—Kenya Burn-Moore, Rochester

He doesn’t look very “racial oppressed” to me.
—Steve Wichtowski

Not at all. Two wrongs don’t make a right. The National Anthem was adopted to symbolize everything great about this country and what it has overcome (the “racist” stanzas he is protesting were officially left out of the anthem specifically because of the question of the wording). To protest the National Anthem is to literally protest everything great about this country. You can’t fix what’s wrong by attacking what’s right, and disrespecting the only thing Americans have typically had common ground on.
—Damien Pagano, Rochester

I support an individual’s right to protest. However, when he/she makes that protest in their role as a spokesman/representative of a professional organization, the organization has the right and responsibility to prohibit that individual’s expression. Any specific team, and in this case, The NFL in general that stands by silently, has lost my respect, and my support. If you aren’t for America, you are against it. Go somewhere else, and leave your millions of dollars to a deserving charity.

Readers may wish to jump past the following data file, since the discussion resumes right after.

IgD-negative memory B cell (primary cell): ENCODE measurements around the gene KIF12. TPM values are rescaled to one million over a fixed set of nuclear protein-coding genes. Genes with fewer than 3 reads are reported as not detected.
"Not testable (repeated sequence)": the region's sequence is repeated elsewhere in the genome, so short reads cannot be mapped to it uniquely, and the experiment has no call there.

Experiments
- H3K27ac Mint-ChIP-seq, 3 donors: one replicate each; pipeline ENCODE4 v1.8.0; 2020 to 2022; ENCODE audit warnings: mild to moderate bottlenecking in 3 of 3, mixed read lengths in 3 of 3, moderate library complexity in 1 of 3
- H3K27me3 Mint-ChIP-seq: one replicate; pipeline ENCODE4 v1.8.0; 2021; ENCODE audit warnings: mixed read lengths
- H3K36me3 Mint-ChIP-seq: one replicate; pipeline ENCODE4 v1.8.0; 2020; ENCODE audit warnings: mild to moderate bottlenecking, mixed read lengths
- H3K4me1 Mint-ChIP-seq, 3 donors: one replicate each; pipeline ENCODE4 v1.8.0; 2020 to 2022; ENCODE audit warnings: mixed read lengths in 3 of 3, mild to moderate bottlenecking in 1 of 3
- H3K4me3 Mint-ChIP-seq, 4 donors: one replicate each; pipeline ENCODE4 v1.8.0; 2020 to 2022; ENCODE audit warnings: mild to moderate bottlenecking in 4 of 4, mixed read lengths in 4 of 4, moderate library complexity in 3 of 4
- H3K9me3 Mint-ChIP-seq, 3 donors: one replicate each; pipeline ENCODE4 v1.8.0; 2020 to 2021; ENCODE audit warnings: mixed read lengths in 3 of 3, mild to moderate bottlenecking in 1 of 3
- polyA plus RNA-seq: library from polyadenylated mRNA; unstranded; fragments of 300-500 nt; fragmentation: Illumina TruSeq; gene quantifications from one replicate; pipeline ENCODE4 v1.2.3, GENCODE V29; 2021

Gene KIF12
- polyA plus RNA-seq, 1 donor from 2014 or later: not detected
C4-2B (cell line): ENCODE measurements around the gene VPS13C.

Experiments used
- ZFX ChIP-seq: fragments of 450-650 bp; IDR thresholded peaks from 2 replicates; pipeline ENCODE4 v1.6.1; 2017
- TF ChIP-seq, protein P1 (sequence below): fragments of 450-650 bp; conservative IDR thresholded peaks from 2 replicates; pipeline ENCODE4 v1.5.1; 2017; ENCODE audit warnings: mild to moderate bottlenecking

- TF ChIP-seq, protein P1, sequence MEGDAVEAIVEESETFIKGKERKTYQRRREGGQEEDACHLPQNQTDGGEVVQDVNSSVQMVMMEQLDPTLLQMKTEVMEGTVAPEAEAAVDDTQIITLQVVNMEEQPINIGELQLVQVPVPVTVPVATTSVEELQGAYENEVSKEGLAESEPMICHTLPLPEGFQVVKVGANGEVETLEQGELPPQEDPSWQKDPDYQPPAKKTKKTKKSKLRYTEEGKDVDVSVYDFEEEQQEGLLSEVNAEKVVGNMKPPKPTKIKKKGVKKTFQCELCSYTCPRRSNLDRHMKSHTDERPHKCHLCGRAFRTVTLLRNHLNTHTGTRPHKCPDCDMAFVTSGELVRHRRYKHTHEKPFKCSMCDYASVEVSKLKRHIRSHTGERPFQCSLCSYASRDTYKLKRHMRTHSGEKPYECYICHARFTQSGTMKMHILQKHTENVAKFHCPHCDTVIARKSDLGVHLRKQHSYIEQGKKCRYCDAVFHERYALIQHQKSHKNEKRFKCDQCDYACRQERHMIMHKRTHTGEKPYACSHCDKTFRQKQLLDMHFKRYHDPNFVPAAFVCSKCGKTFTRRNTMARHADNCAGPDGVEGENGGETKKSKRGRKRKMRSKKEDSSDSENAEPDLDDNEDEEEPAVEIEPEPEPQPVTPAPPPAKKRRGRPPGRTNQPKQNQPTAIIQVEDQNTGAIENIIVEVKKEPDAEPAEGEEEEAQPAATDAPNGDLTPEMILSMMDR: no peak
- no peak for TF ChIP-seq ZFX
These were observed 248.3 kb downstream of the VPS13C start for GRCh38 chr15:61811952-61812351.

—John Strong

Not such an easy question. Our flag and our country should never, never be “dissed.” Kaepernick, though, was not disruptive and did not encourage any other player to take the knee with him as far as has been reported. Go back in time. Muhammad Ali was vilified in the ‘60s for refusing induction in the army and paid for it with the best years of his professional life. The two Olympic athletes who took the victory stand with their fists in the air and heads bowed in Mexico City were shamed by the world through live television. Muhammad Ali died last year as a decorated American hero who was honored at the Kennedy Center. The two Olympians have also been honored and labeled as courageous. Clearly, our American justice and policing system as good as it as compared to most of the rest on this earth can find room for improvement. It takes someone or some ones to point it out and continue the conversation. Kaepernick went to his knee during the National Anthem—doing it on 9/11 too—and deserves what punishment his employer and the NFL gives to him. He also deserves us to keep an open mind about doing something to improve the situations which Kaepernick is pointing out.